Khaki

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Khaki is a common color in military uniforms, as seen on these German and Senegalese officers.

Khaki (UK: /ˈkɑːki/, Canada and US: /ˈkæki/) is a color, a light shade of brown with a yellowish tinge. Khaki is an equal mix of sage and buff so it is considered a quinary color.[1]

Khaki has been used by many armies around the world for uniforms, including camouflage. It has been used as a color name in English since 1848 when it was first introduced as a military uniform, and was called both drab and khaki[2]—khaki being a translation of the English drab light-brown color.[3] A khaki uniform is often referred to as khakis.

In Western fashion, it is a standard color for smart casual dress trousers for civilians, which are also often called khakis.

Etymology[edit]

Khaki is a loanword from Hindustani (Urdu or Hindi) ख़ाकी/خاکی 'soil-colored', which in turn comes from Persian خاک [xɒːk] khâk 'soil' + ی- (adjectival ending); it came into English via the British Indian Army.[4]

Origin[edit]

Soldiers of 33rd Punjabis of British Indian Army in khaki.

Khaki was first worn in the Corps of Guides that was raised in December 1846 by Henry Lawrence (1806–1857), resident at Lahore, and Agent to the Governor-General for the North-West Frontier. Initially the border troops were dressed in their native costume, which consisted of a smock and white pajama trousers made of a coarse home-spun cotton, and a cotton turban, supplemented by a leather or padded cotton jacket for cold weather. In 1848, a khaki uniform was introduced. [5] Subsequently, all regiments, whether British or Indian, serving in the region had adopted khaki uniforms for active service and summer dress. The original khaki fabric was a closely twilled cloth of linen or cotton.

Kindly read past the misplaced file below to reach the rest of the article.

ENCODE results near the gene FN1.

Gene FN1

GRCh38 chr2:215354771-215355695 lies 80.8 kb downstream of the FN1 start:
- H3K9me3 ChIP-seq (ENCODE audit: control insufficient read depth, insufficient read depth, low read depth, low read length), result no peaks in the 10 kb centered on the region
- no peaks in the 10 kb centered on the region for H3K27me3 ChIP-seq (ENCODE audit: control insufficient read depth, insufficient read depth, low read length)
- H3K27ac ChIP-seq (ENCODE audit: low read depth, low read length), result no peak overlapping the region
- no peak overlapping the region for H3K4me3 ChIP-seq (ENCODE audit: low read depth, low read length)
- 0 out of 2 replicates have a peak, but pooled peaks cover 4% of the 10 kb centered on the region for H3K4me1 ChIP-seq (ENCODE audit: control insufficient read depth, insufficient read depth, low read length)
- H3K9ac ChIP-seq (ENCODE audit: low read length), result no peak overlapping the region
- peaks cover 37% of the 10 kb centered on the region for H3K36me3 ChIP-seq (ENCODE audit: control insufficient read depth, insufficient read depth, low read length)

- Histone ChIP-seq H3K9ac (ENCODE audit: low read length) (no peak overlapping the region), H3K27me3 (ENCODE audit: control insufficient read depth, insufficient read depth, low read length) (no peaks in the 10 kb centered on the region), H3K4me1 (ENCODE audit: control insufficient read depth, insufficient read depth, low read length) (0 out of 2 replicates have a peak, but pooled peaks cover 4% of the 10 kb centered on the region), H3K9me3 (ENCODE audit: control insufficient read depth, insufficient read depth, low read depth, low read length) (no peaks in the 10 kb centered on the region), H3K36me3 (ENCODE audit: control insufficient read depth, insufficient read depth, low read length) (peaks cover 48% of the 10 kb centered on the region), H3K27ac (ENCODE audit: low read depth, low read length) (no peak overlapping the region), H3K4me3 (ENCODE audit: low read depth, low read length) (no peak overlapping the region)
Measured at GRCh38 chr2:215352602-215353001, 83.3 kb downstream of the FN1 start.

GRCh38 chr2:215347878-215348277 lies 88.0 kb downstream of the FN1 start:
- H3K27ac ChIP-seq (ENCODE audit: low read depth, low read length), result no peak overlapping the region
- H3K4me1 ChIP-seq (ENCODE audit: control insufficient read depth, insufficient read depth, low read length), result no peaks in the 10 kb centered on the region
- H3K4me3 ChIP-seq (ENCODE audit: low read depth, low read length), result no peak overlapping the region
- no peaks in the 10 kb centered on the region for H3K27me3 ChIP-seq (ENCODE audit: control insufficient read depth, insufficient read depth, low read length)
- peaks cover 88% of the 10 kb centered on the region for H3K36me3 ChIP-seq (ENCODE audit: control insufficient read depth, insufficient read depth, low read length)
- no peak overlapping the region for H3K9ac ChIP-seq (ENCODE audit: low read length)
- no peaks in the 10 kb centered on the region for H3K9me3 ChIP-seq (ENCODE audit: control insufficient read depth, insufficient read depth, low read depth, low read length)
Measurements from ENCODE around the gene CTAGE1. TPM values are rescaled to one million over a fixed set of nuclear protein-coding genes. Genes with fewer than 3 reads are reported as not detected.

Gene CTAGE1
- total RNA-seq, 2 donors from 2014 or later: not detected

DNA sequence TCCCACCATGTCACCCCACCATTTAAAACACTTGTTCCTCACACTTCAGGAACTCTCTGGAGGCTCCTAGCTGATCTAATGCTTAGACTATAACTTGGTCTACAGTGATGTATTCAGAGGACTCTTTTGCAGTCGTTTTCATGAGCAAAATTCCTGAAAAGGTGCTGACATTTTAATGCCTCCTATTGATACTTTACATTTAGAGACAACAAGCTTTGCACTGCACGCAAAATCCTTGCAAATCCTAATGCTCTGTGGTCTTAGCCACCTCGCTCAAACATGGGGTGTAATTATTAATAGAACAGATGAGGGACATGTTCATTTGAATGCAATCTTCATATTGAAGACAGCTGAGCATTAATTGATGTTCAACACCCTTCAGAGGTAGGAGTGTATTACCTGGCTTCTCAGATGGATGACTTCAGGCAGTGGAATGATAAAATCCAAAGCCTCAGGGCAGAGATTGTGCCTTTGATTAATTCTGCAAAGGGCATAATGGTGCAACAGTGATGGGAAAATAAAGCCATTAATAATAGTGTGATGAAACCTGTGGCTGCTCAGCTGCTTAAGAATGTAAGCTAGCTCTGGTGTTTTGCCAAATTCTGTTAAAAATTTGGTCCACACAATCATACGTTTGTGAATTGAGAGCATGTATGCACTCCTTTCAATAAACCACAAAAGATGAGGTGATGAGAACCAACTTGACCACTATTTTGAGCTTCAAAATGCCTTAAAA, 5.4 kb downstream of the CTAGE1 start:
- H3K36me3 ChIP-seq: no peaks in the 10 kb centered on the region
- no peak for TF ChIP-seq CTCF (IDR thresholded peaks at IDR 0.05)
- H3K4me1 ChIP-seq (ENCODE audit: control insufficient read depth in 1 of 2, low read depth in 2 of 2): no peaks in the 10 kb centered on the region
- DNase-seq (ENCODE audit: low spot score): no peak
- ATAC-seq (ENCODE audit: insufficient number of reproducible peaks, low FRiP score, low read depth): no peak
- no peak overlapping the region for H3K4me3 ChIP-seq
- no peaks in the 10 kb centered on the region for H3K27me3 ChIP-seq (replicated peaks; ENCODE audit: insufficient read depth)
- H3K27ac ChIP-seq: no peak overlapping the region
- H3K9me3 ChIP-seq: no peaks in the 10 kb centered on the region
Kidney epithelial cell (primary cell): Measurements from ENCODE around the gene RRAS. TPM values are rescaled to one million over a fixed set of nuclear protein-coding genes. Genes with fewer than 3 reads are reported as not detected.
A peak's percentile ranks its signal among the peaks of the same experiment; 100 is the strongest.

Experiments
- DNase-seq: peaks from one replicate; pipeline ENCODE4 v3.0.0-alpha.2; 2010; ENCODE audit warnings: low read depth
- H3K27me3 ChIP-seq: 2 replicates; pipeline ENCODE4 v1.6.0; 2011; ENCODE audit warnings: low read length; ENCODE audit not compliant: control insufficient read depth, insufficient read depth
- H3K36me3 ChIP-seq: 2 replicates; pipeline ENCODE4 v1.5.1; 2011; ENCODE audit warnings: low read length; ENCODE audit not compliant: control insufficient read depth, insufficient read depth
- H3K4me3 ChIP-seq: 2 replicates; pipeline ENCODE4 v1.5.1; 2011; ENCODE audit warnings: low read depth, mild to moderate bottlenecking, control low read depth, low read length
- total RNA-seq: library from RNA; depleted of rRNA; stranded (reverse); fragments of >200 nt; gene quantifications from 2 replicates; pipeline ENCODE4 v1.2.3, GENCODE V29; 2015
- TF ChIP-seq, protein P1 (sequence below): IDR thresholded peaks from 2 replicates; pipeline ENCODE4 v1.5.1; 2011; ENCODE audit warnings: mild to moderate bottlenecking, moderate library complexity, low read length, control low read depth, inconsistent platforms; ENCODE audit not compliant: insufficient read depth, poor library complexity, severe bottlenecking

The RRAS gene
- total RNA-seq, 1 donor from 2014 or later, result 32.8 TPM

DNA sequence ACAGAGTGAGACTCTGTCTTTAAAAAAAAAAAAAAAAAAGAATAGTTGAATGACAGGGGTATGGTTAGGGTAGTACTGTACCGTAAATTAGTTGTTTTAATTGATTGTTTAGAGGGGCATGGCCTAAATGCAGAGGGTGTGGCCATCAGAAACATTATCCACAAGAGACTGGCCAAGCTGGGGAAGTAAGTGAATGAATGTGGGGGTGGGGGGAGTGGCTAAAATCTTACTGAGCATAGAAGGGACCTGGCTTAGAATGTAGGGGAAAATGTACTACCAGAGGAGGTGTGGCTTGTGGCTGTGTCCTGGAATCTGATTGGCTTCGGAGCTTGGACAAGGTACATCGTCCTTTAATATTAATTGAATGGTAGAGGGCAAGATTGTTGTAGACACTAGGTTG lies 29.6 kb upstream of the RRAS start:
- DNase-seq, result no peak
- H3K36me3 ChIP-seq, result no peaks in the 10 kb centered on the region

Military use[edit]

A senior Indian police officer in khaki uniform

The impracticality of traditional bright colors such as the red coat, especially for skirmishing, was recognised early in the 19th century.[6][7] Khaki-colored uniforms were used officially by British troops for the first time during the 1868 Expedition to Abyssinia, when Indian troops traveled to Ethiopia.[8] Subsequently, the British Army adopted khaki for colonial campaign dress and it was used in the Mahdist War (1884–89) and Second Boer War (1899–1902). These uniforms became known as khaki drill, versions of which are still part of the uniforms of the British Army.

During the Second Boer War, the British forces became known as Khakis because of their uniforms. After victory in the war, the government called an election, which became known as the khaki election, a term used subsequently for elections called to exploit public approval of governments immediately after military victories.

The United States Army adopted khaki during the Spanish–American War (1898), replacing their traditional blue field uniforms. The United States Navy and United States Marine Corps followed suit, authorizing khaki field and work uniforms.